The Adaptability of the Plays

Where McMillin and MacLean found a strong consistency in the casting demands for the three plays, our experiment discovered important differences. The problems we had recruiting student “apprentices” placed us in a position comparable to that faced by early modern companies when members left, passed away or financial hardship demanded that the number in the company be reduced. Over the course of the rehearsal process the company expanded twice, recruiting one student at the start of work on Famous Victories and the second after the first performance. All in all, the experience told us much about the flexibility of the company, the rehearsal process, and the adaptability of the plays.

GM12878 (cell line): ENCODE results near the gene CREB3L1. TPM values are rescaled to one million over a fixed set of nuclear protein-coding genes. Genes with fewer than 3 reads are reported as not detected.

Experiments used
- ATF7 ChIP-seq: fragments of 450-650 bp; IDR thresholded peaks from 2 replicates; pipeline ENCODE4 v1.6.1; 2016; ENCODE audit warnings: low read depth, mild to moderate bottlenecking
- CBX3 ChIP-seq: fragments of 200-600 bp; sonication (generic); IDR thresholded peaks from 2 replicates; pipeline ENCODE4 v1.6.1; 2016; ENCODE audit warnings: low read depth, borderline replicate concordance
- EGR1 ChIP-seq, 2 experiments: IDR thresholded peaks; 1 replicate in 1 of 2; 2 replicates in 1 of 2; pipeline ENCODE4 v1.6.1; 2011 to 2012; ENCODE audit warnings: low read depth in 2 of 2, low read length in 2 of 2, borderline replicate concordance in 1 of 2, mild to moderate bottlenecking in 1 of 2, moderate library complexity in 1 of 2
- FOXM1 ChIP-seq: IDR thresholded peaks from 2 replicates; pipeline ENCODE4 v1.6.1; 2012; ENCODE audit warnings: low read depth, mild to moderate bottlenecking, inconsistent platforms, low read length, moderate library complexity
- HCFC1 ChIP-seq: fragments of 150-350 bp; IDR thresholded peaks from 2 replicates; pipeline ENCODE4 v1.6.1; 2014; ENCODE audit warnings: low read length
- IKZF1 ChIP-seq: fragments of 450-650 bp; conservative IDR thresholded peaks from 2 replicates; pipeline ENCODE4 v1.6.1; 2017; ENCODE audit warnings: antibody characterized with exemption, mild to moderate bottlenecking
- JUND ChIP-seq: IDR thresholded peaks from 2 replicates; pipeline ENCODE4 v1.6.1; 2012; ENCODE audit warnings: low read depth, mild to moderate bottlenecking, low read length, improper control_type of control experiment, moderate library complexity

We were fortunate that we were preparing the plays in our chosen order, since King Leir was easier to adapt than Famous Victories and it would have been impossible to perform Friar Bacon and Friar Bungay with a company of 12 without seriously editing the text.

McMillin and MacLean, 101.